“I knew this was absolutely what she had to do,” said Janis, who is Catholic, but said she is moved more by the spirit of her religion than its doctrine. “You don’t stand in the middle of the tracks of a speeding train coming at you.”
Zada, the Holocaust survivor who became fast friends with Hart, did try to talk her friend out of monastic life.
“I was very upset and actually for a couple of years I was still writing her angry notes about throwing her life away,” said Zada, who still travels from Los Angeles to visit Hart at the abbey.
“If you heard what I hear,” Hart once told Zada, “you would come, too.”
Zada said she came to realize that even though she would never understand what compelled her friend to give up one life for another, Hart did understand, and that was all that mattered.
“Everything comes from her heart,” Zada said. “As corny as it sounds.”
== 30 ==
Eds: RESENDING to CORRECT Center for Religious Expression in Memphis, sted Nashville.
(CORRECTION) Appeals court OK’s pastor’s suit against Oklahoma license plate375 wordsBy GREG HORTONc. 2013 Religion News Service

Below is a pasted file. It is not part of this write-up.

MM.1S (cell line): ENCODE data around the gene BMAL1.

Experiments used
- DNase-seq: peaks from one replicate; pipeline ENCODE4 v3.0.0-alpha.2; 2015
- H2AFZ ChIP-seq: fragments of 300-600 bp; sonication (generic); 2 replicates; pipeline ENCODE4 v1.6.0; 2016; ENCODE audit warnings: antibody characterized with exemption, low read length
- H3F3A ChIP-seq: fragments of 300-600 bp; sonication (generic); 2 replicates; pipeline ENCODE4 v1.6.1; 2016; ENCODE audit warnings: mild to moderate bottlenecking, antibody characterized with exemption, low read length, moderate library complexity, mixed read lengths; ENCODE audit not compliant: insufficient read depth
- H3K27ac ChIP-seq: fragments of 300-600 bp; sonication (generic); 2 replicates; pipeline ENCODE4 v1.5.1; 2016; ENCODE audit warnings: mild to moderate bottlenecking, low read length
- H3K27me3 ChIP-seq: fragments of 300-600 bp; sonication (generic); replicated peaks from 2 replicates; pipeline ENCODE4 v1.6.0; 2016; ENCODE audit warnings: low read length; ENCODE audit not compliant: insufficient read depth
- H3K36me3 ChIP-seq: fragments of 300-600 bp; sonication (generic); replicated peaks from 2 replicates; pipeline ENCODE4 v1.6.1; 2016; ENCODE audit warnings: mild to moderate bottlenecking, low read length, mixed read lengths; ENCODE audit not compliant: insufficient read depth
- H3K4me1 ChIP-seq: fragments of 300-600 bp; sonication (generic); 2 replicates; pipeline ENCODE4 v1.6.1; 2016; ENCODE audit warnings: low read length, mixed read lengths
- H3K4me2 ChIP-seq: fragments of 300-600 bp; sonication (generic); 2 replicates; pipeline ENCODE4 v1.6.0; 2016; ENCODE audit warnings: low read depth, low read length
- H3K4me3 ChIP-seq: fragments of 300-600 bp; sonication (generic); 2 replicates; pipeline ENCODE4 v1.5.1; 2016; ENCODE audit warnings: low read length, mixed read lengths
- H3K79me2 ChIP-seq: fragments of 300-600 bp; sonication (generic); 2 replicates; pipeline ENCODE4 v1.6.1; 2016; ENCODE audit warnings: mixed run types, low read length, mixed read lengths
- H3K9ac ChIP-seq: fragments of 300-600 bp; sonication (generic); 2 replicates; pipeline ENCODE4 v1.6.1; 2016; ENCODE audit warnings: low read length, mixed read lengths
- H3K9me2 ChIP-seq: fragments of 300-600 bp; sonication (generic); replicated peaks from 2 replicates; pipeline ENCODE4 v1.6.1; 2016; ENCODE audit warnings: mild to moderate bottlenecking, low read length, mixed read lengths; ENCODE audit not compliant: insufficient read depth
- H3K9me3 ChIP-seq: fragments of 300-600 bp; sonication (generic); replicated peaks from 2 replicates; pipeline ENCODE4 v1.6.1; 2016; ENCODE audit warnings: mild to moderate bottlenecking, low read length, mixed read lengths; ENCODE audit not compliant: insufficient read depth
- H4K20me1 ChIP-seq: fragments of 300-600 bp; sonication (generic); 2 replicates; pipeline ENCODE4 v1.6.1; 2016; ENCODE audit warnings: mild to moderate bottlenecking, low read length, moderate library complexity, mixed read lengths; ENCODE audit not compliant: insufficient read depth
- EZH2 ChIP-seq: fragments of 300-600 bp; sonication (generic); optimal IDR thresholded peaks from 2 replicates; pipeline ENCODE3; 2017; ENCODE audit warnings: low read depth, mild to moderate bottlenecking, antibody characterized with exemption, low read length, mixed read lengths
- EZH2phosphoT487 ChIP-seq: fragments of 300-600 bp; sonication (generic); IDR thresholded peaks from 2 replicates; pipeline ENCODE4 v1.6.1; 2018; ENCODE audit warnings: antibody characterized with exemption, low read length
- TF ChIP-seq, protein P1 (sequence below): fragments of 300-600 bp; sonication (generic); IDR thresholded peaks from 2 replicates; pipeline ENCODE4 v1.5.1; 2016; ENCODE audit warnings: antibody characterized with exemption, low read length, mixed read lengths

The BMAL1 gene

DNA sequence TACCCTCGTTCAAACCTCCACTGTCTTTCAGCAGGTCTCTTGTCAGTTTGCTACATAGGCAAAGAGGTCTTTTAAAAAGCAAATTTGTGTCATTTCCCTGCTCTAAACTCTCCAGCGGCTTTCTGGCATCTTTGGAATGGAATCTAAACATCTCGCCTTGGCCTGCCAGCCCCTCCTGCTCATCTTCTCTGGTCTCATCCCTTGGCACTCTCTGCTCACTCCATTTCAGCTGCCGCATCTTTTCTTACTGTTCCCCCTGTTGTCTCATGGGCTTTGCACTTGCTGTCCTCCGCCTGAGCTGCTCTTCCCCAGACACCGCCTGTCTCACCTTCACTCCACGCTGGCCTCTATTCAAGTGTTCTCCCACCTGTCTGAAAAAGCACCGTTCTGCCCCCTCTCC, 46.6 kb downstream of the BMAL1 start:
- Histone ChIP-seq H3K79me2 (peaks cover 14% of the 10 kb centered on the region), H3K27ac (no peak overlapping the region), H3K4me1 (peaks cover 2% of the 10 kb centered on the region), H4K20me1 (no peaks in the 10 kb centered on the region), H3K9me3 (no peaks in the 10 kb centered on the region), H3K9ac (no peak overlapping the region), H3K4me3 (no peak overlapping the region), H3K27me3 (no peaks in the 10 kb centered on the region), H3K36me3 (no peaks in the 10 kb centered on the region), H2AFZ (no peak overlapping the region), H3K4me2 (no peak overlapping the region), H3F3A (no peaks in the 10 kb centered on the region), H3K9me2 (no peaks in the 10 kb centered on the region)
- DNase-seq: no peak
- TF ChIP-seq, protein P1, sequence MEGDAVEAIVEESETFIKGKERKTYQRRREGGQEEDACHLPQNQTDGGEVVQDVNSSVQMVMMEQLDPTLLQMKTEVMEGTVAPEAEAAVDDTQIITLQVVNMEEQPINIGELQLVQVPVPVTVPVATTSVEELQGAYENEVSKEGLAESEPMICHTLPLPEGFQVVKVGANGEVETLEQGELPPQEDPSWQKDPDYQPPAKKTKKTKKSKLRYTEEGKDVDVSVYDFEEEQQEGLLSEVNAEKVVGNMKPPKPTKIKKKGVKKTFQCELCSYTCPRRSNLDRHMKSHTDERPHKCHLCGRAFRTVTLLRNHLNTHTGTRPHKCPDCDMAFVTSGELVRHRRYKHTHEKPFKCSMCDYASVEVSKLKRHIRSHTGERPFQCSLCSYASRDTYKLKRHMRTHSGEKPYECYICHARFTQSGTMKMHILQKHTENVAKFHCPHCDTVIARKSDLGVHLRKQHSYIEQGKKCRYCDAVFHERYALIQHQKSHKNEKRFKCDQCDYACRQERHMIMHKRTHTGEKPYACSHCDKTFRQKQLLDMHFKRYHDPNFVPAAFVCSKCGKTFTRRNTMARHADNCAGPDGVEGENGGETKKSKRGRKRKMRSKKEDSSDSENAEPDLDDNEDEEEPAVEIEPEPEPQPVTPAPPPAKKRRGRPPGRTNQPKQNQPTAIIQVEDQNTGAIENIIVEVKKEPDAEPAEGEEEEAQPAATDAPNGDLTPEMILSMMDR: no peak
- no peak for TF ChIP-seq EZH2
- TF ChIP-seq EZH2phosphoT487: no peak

(RNS) A Methodist pastor of a suburban Oklahama City church is suing the state, claiming its license plate image of a Native American shooting an arrow into the sky violates his religious liberty.
Last week, the 10th Circuit Court of Appeals in Denver ruled his suit can proceed.
The pastor, Keith Cressman of St. Mark’s United Methodist Church in Bethany, Okla., contends the image of the Native American compels him to be a “mobile billboard” for a pagan religion.
A trial judge threw out the suit. But on June 11, the appeals court ruled that Judge Joe Heaton should have recognized that Cressman’s suit contained a “plausible compelled speech claim.”
Cressman, a former lawyer, claims he can’t be compelled to use religious speech that violates his own religious beliefs.